Dairy groups urge 'narrow interpretation' of Section 912

by Keith Nunes
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The development of new products with functional benefits has proven profitable for the manufacturers of dairy products. Whether it is the addition of probiotics to yogurt and cheese or the fortification of fluid milk with omega-3 fatty acids or plant sterols, both consumers and manufacturers have embraced the trend of delivering healthy attributes to consumers via dairy products.

In an effort to maintain the product development progress, both the International Dairy Foods Association (I.D.F.A.) and the National Yogurt Association (N.Y.A.) filed comments in late October urging the Food and Drug Administration to narrow its interpretation of Section 912 of the F.D.A. Amendments Act of 2007 (F.D.A.A.A.). Section 912 is a congressional mandate that could restrict the marketing of foods with added biological ingredients.

Congress passed the F.D.A.A.A. in September 2007. Charged with its implementation, the F.D.A. issued a request for comments in July. The original deadline for comments was Oct. 27, but the F.D.A. later extended the comment period to Nov. 25.

Section 912 amends Section 301 of the Federal Food, Drug & Cosmetic Act (F.F.D.C.A.) and prohibits the marketing of any food to which an approved drug or licensed biological product has been added and of any food that was added a "drug or biological product for which substantial clinical investigations have been instituted and for which the existence of such investigations has been made public."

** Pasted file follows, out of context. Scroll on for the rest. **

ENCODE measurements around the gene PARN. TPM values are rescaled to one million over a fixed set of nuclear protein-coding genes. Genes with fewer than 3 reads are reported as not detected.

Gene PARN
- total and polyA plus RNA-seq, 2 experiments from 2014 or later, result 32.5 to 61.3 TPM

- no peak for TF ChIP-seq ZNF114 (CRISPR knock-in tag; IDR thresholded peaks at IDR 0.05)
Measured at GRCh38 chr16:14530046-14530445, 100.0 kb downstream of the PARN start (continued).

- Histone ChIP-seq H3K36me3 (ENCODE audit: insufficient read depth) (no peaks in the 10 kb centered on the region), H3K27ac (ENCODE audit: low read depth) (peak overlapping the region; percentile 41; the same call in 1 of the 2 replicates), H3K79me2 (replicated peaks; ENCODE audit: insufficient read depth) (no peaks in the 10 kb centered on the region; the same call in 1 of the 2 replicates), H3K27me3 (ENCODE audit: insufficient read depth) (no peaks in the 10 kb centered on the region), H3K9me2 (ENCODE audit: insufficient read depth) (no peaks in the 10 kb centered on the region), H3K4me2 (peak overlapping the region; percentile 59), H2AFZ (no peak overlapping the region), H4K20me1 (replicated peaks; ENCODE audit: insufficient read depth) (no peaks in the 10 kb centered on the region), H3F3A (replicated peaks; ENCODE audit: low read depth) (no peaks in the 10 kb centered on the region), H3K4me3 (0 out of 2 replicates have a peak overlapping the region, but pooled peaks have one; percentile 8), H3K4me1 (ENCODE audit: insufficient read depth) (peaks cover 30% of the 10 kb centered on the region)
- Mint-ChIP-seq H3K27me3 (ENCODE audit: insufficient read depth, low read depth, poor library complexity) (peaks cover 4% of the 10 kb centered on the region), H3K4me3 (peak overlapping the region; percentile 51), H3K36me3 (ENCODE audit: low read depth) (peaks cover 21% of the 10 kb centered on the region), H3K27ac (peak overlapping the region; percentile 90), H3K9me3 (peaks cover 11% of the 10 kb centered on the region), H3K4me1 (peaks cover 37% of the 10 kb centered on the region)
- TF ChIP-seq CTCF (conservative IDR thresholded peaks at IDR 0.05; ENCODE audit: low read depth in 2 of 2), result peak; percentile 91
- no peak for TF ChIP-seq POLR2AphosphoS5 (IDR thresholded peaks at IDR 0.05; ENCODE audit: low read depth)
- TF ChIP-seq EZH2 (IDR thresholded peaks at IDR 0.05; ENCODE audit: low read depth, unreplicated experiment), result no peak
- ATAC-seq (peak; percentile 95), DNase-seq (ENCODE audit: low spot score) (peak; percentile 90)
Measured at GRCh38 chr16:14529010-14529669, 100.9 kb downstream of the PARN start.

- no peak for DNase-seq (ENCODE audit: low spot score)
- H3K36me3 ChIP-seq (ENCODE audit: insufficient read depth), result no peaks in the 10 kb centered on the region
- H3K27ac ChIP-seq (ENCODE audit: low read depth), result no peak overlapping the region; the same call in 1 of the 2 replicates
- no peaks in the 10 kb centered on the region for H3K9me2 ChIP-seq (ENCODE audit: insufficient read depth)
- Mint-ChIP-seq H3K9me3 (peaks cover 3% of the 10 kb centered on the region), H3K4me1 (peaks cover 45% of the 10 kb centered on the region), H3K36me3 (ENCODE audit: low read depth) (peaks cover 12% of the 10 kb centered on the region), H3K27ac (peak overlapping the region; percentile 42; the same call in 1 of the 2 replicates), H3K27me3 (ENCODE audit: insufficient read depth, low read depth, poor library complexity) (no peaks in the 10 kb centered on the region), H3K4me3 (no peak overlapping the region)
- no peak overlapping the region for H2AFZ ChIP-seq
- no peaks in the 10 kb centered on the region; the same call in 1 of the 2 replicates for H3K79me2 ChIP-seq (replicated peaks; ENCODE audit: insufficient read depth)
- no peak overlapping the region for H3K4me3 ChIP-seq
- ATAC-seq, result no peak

Under a broad interpretation of Section 912’s mandate, dairy foods with functional ingredients, like omega-3 fatty acids, plant sterols and probiotic cultures, might have to receive drug approval and be marketed as drugs, not food, according to the trade associations. One section of the act calls for prohibiting products containing an added drug or biological product that has undergone "substantial clinical investigations."

Under the rule, it is conceivable a substance for which a clinical investigation was instituted in 2000 but not made public until 2008 may prevent a food company that, in the intervening years, introduced a food product that contained the substance that was part of the clinical trial, from marketing the product. Under the legislation, the food company would find itself in violation of law and have to withdraw the product containing the substance from the market.

In their comments, the associations asked the F.D.A. to exclude foods and ingredients that were clinically studied to substantiate health claims.

"Clinical trials are vitally important in developing the necessary substantiation to support health and structure/function claims that are appropriate and expressly permitted for use in food labeling," the associations said.

The comments also point out that too broad an interpretation may stifle health-related research on foods with functional benefits.

"What’s really at issue is the definition of the products that would be prohibited," said Michelle Matto, I.D.F.A. assistant director of nutrition and labeling. "The current interpretation is so broad and vague that it’s hard for our members to know which products are included."

In its concluding comments, the trade associations requested the F.D.A. narrowly interpret Section 912.

"A broad interpretation, and one that fails to recognize that the mere study of a product does not determine its intended use for purposes of determining the regulatory status of the product, may dramatically lower the number of health-related studies conducted on food and food components. This would lead to fewer food and food component options, thereby depriving consumers of many potential beneficial food products that could help them achieve a balanced and healthy diet, and reduce their risk of diet-related diseases."

This article can also be found in the digital edition of Dairy Business News, November 2008, starting on Page 13. Click here to search that archive.

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